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Bioacoustics Laboratory

Analysis of Canine Presbycusis
Using OAE and ABR Testing Methods

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Analysis of Canine Presbycusis using Otoacoustic Emission and
Auditory Brainstem Response Testing Methods

P.M. Scheifele PhD MD(R), M.G. Pinto BS, F.E. Musiek PhD, M. Darre PhD PAS Animal Bioacoustics and Neuroaudiology Laboratory, University of Connecticut


Deafness is a common issue in dogs. Congenital deafness has been reported for approximately 85 breeds (Strain, 2005). Along with congenital deafness, presbycusis is also an important factor in canine hearing ability. Presbycusis is a natural hearing loss that occurs due to fatiguing and wear of the haircells in the inner ear and occurs in old age. It is important to test dogs because dogs with full or partial deafness require special attention. Deaf dogs may be prone to serious injuries. For example, dogs may be more likely to get hit by cars because they are not able to hear vehicles approaching. Deaf dogs are also more likely to startle easy and may bite in self-defense. Canine hearing testing is also valuable for breeders who want to breed healthy dogs with no hearing problems and for service dogs such as Seeing Eye dogs or military dogs that rely on their hearing to assist people on a daily basis.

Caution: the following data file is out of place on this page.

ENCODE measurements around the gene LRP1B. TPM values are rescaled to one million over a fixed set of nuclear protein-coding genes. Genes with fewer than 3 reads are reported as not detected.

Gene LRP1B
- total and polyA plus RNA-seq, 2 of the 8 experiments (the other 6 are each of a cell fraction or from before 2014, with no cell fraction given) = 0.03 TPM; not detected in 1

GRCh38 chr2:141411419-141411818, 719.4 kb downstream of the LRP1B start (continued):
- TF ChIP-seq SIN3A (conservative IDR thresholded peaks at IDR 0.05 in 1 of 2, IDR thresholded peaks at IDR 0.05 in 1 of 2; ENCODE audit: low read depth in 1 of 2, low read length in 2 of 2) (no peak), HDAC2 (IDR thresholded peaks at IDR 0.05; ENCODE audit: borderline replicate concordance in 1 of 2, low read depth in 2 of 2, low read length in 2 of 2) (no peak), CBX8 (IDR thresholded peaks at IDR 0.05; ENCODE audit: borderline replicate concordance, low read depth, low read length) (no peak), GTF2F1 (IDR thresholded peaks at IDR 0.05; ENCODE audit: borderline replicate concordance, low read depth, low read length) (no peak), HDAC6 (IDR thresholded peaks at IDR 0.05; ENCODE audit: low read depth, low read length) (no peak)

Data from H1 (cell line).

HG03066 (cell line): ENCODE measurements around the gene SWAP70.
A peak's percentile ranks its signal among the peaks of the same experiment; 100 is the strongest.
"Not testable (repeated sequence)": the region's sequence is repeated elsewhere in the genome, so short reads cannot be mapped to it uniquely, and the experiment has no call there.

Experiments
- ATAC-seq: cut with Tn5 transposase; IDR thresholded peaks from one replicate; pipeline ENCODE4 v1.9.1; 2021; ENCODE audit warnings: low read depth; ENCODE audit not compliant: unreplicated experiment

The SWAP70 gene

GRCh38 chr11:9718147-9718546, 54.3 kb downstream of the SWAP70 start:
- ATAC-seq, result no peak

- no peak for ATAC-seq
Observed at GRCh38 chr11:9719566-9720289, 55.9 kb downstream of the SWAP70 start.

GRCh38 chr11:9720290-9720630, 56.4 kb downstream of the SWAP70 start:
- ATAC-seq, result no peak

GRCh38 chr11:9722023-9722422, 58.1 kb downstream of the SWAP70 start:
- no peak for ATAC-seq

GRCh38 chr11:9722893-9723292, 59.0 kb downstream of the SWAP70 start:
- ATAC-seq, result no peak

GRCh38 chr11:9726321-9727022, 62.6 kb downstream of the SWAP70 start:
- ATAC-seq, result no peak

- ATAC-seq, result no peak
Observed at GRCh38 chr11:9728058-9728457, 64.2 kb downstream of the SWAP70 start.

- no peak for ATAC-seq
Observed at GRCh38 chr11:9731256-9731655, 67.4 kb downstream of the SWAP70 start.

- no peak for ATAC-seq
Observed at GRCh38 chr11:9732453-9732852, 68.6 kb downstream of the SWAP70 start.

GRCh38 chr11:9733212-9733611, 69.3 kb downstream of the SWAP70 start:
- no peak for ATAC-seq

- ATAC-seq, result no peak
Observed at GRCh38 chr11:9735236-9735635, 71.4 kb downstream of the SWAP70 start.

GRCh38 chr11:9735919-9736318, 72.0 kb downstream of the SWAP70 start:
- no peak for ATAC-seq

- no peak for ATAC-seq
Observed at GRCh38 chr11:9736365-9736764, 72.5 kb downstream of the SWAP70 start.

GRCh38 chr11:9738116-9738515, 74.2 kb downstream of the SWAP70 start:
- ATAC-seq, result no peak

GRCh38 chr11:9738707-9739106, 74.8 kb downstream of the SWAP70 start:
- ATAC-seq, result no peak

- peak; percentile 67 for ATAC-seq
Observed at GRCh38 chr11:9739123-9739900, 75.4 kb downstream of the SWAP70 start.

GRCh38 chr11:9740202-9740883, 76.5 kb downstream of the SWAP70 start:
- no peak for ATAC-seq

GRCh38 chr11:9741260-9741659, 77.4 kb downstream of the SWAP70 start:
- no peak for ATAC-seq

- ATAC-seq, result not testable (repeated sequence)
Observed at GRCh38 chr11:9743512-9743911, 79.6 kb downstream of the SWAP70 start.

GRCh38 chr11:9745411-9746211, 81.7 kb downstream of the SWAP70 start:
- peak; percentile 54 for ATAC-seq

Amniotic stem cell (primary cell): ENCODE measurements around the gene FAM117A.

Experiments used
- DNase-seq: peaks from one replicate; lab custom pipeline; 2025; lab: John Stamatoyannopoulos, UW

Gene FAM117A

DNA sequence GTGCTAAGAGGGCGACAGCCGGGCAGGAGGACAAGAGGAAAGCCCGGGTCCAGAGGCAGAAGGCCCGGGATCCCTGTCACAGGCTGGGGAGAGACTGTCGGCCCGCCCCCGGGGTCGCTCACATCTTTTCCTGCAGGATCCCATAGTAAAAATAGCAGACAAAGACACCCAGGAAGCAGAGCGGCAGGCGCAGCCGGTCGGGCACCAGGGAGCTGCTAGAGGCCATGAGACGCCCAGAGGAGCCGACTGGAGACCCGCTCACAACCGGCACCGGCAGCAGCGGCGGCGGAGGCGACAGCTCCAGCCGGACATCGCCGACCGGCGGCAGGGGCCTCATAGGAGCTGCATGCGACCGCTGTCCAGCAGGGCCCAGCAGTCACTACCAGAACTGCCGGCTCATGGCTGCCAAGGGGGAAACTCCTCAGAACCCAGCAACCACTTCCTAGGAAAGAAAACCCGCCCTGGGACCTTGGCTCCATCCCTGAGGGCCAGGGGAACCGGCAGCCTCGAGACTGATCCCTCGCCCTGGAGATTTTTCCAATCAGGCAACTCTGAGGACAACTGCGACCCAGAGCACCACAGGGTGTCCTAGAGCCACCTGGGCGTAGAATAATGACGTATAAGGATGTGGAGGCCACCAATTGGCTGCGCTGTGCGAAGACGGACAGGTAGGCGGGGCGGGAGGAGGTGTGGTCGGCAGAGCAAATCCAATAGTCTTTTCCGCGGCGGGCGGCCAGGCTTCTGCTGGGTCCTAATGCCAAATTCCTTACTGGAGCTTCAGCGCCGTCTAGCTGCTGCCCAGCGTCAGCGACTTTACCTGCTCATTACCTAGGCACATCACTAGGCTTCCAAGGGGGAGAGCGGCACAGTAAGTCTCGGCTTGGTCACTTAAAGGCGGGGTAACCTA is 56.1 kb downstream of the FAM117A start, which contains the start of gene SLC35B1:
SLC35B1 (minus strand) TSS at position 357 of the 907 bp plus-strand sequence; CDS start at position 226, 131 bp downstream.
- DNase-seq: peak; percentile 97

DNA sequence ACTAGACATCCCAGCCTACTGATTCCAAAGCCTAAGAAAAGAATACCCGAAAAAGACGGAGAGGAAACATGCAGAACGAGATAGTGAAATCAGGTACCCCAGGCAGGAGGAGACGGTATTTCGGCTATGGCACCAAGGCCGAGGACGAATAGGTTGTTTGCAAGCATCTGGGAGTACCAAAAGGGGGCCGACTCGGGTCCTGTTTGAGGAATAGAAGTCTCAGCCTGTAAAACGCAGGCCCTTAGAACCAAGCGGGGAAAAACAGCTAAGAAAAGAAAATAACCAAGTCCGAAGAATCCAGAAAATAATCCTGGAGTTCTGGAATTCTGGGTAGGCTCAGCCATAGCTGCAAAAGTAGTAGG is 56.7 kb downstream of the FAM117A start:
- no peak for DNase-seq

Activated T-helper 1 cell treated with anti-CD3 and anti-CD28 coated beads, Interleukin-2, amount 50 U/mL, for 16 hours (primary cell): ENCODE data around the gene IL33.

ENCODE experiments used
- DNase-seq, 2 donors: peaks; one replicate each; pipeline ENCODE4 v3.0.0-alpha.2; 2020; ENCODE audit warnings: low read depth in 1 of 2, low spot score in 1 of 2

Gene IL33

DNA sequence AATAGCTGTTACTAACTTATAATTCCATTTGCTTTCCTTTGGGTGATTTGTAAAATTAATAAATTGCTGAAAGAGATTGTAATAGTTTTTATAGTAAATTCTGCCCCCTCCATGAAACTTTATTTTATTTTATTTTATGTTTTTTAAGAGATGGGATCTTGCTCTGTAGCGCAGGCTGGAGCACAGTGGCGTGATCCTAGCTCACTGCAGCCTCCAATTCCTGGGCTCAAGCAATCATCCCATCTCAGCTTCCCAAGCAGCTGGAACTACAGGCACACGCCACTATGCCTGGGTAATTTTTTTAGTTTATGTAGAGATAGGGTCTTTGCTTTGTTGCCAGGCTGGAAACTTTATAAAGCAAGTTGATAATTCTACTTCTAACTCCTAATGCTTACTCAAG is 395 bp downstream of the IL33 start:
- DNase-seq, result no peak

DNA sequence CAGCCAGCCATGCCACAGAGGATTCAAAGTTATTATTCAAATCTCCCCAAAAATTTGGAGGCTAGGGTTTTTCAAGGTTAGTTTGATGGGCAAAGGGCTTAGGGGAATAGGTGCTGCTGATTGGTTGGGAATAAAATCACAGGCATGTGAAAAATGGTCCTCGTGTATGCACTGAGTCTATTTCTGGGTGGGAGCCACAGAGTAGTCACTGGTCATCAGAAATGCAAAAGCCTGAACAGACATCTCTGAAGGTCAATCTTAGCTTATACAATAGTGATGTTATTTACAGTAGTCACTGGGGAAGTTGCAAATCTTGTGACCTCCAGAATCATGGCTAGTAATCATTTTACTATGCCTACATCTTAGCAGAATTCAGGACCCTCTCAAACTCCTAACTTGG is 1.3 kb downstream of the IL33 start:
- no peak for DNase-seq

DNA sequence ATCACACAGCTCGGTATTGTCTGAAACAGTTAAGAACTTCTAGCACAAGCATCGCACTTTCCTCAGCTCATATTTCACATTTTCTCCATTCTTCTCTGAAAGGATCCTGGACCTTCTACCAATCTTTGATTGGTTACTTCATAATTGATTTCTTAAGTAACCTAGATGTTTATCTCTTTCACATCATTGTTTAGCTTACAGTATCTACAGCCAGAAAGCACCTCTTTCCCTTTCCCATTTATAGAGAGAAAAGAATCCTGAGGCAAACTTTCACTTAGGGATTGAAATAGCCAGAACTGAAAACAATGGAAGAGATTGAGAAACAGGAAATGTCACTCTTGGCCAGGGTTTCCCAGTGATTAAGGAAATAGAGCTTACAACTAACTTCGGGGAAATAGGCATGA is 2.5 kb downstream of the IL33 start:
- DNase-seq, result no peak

The common method for veterinarians to determine hearing ability in a dog is behaviorally. A normal hearing dog will respond to any unusual sound introduced into its surroundings with recognizable behavioral signs such as lifting the pinna. The dog will lift the pinna of its ears and may move them toward the source of the sound. This type of testing may yield false results in that dogs can usually sense a person’s body language or may sense vibrations from an object being thrown on the floor rather than actually responding to hearing the sound. Another problem with current behavioral methods of hearing testing is that it is subjective and subject to behavioral bias in its interpretation. It gives little to no objective or quantitative information regarding the severity of hearing loss and no information as to the possible cause of the dog’s deafness.